A large-scale military operation in Gaza is exactly what Israel has been craving

"I do not want to launch an operation, but there is a good chance that we will have no other option but to go in so that we can create durable deterrence," Erdan told Israeli Army Radio.

A large-scale military operation in Gaza is exactly what Israel has been craving since the "grass" - a metaphorical term used by Israel to refer to the Palestinian resistance - began to grow, following Israel's siege of Gaza in 2014. That siege killed 2,200 Palestinians, including more than 500 children and demolished 18,000 homes.

Read more: Israeli soldiers kill two Palestinians in Gaza, including 13-year-old boy

"Mowing the lawn" is a code term the Israeli military uses to describe its policy towards Gaza. 

In 2012, as Israel prepared to carry out Operation Pillar of Defense, an operation to assassinate senior Hamas leaders and destroy Hamas installations, a military correspondent for The Jerusalem Post, Yaakov Katz, wrote, "The IDF is using this as an opportunity to do some 'maintenance work' in Gaza and to mow the lawn, so to speak."

Efrain Inbar, an Israeli political scientist and director of the Begin-Sadat Center for Strategic Studies, summarised Israel's "mow the grass" strategy as such, writing, "Israel simply needs to 'mow the grass' once in a while to degrade the enemy's capabilities. A war of attrition against Hamas is probably Israel's fate for the long term."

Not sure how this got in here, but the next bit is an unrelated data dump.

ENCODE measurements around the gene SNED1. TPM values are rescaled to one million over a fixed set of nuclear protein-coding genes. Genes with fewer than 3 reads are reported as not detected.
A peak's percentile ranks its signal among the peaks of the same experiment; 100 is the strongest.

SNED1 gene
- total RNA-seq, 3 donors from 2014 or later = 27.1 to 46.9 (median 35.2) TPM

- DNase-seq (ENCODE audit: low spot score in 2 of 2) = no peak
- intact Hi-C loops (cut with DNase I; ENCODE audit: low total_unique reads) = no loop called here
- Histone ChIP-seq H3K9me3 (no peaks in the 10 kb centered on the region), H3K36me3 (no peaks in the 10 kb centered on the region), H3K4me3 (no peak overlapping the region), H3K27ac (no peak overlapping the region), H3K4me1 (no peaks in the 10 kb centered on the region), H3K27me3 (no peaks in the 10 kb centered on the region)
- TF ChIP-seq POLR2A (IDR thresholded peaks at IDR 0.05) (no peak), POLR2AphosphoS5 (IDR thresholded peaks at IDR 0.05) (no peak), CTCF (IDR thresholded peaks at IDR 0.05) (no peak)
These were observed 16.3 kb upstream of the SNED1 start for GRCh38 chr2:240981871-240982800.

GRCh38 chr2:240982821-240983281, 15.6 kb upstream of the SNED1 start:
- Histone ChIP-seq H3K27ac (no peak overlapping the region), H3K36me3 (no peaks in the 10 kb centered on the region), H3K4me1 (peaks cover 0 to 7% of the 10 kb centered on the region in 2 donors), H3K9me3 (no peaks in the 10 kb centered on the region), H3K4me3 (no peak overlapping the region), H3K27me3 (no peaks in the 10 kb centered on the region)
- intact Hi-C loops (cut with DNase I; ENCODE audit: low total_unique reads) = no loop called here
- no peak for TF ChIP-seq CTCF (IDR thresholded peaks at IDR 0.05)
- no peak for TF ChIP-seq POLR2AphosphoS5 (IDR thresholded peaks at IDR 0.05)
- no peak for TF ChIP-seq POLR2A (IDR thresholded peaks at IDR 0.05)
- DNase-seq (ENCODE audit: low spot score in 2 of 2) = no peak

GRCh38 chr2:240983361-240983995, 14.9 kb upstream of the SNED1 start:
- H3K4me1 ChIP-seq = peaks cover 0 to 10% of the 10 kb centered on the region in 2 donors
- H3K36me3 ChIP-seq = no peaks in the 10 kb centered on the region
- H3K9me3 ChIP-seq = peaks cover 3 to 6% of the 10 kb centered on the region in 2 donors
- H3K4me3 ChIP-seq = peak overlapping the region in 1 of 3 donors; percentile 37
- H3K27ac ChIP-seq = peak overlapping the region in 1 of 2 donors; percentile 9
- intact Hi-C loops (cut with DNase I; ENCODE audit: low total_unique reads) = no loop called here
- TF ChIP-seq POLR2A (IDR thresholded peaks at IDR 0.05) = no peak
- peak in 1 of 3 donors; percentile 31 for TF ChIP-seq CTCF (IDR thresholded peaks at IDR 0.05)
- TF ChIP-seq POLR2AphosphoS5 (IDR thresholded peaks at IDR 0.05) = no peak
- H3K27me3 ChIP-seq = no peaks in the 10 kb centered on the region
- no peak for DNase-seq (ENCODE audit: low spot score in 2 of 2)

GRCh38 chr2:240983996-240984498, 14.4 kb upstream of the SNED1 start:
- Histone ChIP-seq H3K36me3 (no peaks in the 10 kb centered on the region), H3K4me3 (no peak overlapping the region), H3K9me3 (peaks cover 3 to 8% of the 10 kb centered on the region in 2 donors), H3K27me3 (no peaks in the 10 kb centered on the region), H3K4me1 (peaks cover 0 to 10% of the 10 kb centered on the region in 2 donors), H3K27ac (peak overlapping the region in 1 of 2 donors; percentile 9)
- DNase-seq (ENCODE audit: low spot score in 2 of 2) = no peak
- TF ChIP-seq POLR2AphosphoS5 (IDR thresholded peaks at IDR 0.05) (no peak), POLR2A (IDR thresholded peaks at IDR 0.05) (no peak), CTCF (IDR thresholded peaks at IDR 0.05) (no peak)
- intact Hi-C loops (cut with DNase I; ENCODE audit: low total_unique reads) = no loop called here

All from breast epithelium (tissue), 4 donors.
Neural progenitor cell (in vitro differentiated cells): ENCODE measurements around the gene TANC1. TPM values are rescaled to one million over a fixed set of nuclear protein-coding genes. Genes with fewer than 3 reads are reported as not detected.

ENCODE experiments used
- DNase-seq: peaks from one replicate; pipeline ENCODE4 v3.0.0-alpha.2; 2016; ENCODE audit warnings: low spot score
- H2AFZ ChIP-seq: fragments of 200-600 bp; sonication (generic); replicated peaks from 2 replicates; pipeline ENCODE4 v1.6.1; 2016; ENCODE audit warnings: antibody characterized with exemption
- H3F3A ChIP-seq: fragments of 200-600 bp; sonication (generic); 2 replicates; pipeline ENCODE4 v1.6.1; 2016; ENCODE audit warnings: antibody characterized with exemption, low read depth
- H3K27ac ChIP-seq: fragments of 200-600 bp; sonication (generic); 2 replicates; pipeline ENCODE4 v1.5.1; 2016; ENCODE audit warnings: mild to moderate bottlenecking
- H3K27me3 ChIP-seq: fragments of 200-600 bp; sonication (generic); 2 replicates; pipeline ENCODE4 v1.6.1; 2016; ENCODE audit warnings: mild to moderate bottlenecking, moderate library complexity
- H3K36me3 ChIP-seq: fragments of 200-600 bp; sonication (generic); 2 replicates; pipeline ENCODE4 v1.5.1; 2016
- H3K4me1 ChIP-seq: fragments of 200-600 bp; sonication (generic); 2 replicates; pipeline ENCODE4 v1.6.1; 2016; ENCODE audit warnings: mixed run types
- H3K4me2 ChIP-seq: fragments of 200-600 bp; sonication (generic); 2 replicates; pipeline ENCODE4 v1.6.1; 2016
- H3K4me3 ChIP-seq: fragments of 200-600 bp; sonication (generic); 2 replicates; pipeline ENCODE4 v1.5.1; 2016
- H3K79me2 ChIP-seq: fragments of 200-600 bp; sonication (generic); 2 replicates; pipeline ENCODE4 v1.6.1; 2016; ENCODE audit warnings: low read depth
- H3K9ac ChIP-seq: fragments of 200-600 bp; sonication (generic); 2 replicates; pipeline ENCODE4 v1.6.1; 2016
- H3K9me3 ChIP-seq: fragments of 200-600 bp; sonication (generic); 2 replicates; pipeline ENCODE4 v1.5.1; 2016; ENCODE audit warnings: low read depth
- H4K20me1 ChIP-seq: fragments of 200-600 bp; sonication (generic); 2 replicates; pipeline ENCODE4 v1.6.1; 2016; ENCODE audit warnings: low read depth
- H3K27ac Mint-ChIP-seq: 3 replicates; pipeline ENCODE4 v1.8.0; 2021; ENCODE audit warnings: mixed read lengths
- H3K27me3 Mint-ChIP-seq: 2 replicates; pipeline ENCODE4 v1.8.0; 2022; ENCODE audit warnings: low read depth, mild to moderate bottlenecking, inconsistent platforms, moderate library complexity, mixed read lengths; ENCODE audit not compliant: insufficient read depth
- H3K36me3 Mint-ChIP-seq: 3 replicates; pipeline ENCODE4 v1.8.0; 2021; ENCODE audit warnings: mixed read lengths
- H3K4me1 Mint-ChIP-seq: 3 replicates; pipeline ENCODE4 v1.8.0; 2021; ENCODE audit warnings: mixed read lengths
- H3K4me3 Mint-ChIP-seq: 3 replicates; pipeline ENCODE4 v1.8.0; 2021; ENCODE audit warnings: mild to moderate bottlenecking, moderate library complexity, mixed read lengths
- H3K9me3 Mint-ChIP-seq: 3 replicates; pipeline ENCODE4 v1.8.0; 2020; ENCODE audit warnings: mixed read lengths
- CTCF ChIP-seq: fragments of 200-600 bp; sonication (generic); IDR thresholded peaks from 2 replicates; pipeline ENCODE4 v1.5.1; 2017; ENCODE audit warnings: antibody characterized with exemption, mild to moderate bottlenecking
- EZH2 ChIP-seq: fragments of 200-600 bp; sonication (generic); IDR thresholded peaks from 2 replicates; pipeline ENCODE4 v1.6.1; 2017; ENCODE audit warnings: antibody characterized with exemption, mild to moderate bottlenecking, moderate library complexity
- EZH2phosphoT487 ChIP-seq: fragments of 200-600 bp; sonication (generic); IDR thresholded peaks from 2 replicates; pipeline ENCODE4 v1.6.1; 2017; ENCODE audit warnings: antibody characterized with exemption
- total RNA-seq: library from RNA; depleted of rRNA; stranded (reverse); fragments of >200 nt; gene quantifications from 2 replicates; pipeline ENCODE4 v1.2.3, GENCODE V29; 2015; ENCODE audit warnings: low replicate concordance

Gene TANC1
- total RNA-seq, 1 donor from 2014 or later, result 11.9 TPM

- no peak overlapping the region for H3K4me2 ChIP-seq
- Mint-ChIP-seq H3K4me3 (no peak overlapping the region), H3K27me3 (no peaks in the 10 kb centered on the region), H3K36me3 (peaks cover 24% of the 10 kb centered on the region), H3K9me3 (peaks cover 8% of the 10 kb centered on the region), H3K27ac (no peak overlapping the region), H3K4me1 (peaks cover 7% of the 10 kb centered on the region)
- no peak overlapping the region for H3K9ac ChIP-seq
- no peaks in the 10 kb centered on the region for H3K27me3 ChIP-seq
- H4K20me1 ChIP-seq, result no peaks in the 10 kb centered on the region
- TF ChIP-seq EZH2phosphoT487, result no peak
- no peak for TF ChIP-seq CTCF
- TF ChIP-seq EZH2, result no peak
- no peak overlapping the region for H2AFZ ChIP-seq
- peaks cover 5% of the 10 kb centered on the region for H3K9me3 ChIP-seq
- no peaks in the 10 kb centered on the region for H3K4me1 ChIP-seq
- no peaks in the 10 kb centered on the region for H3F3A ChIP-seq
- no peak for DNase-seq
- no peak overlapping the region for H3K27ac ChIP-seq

From a political standpoint, and more importantly the standpoint of global public opinion, this strategy is relatively easy for Israel to carry out, on one condition: that Hamas and/or Palestinian resistance groups are carrying out acts of violent protest.

The "mow the grass" strategy falls down, however, when the international community sees only peaceful and non-violent Palestinian protests; images the world has seen for the past two months.

Faced with this, Israel intentionally uses methods to provoke a violent Palestinian response, particularly from Hamas, so that it can justify its next assault on Gaza. 
Leaked Israeli military cables provide the evidence.